All states have laws that provide for the financial support of children whose parents are divorced or who were never married. Child support laws differ widely and wildly from state to state. Texas child support laws are relatively simple, however.

In Texas, the most common arrangement is for one parent to pay child support and one parent to receive child support. (Sometimes both parents pay child support to the state under unfortunate circumstances involving the state having to take possession of the children.) The two roles have their own legal terms:

  1. Obligor. This is the parent who has to pay child support.
  2. Obligee. This is the parent who receives child support.

Sometimes the obligee is not a parent. If the state has taken the children or if another family member has been designated by the court as a sole or joint managing conservator, then the person or agency that receives child support will not be a parent.

Child Support is a Serious Obligation

If a person does not pay child support as ordered, the court has the power to seize their non-exempt assets and have them sold, the Office of the Attorney General has the power to instruct the IRS to intercept that parent's tax refund every year until child support is caught up. The court also has the power to have the non-paying parent's wages garnished and to send that parent to jail for contempt of court.

If you are ordered to pay child support and find that you cannot pay the amount ordered due to some change in your circumstances (job loss, cut in pay, medical leave, incarceration, etc.) there are two things you must do immediately:

First: File a Motion to Modify Child Support. You must immediately file a motion to abate child support if you are incarcerated or a motion to modify child support if your financial circumstances have changed such that the state's guidelines would impose a significantly smaller monthly payment. If you fail to do this, you will begin to accrue an arrearage at the current payment amount and the judge is completely powerless to give you a break, no matter how good your reason is for not paying. State court judges do not have the authority to retroactively reduce (or increase) previously ordered child support payment amounts.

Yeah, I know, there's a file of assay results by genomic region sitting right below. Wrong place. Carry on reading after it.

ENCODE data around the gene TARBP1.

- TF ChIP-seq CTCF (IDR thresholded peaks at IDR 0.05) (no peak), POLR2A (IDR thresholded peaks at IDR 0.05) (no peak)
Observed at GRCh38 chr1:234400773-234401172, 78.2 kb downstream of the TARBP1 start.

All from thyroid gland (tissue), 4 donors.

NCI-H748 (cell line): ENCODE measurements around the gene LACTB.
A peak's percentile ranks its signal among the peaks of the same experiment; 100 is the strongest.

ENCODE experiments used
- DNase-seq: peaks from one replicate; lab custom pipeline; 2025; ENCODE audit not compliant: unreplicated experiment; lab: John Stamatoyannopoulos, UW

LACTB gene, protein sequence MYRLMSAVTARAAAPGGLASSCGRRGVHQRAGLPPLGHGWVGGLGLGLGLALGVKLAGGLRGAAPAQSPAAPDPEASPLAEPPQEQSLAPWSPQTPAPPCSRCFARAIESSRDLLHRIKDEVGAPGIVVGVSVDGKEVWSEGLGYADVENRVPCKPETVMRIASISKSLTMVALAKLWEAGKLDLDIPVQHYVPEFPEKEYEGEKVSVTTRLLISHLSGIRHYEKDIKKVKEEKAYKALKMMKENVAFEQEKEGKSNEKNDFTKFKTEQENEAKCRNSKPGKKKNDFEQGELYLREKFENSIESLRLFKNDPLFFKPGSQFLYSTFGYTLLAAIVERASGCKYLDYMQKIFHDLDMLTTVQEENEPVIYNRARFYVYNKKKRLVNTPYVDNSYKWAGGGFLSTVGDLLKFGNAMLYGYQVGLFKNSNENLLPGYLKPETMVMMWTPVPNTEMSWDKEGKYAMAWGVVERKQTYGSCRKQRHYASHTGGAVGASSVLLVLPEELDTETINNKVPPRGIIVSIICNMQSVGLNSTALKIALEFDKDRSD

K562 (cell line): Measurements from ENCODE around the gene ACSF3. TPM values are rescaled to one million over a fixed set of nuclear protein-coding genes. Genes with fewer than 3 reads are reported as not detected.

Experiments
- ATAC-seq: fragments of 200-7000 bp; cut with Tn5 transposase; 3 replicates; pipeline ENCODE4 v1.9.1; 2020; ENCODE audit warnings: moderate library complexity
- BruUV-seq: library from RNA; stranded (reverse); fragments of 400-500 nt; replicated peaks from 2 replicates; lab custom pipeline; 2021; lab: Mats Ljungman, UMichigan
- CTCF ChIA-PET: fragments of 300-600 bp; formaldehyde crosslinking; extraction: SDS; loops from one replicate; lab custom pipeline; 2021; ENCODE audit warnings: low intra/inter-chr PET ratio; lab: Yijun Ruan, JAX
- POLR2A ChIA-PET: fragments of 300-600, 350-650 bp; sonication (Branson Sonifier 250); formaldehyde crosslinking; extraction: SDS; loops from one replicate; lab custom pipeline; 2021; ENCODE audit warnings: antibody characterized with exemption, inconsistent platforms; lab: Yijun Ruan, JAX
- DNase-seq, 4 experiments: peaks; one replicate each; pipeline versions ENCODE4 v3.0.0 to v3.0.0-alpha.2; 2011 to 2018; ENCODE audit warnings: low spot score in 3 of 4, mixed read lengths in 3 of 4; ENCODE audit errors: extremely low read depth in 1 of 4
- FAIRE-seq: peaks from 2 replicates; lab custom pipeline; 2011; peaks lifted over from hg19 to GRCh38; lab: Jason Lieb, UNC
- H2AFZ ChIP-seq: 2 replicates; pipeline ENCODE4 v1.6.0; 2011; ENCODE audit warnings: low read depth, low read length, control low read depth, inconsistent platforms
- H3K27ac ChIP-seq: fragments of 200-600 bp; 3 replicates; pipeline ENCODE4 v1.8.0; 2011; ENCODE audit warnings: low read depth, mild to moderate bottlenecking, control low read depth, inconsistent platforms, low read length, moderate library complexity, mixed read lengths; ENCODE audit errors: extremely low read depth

Second: Continue to Pay Child Support. Unless you have been incarcerated or are completely disabled (e.g. confined to a hospital or other institution), it is NOT credible that you cannot pay any child support at all. This will seem harsh, but it's true: The state's view is that even an unemployed person can walk the streets looking for stray change and then send that in for child support. Paying zero is rarely excusable and is the quickest path to being sent to jail for failure to pay.

If you find that you can no longer afford the payment as ordered, once you file your motion to modify, you must pay all the child support that you can BEFORE you pay any other bills of any kind. That means that if you have a car payment, you quit making it. If you have a house payment, you quit making it. If you have a cell phone, high-speed internet, or any vacations planned--they all get canceled. The court's view is that your children eat before you do. That may or may not be fair or just--but it is the law.

Guideline Child Support

Most obligors pay what is called guideline child support in Texas. Guideline support looks at the obligor's net monthly income (computed according to a formula provided by the state legislature in the Texas Family Code), and requires the obligor to pay a certain percentage of that each month. You can estimate Texas guideline child support by using our Texas Child Support Calculator.

If a child's needs cannot be met by guideline support, the court has the power to order support payments that are greater than guideline support. Parents are able to agree to payment of less than guideline support, and often do in exchange for other consideration.

Our legal services bot, can help you calculate guideline child support.

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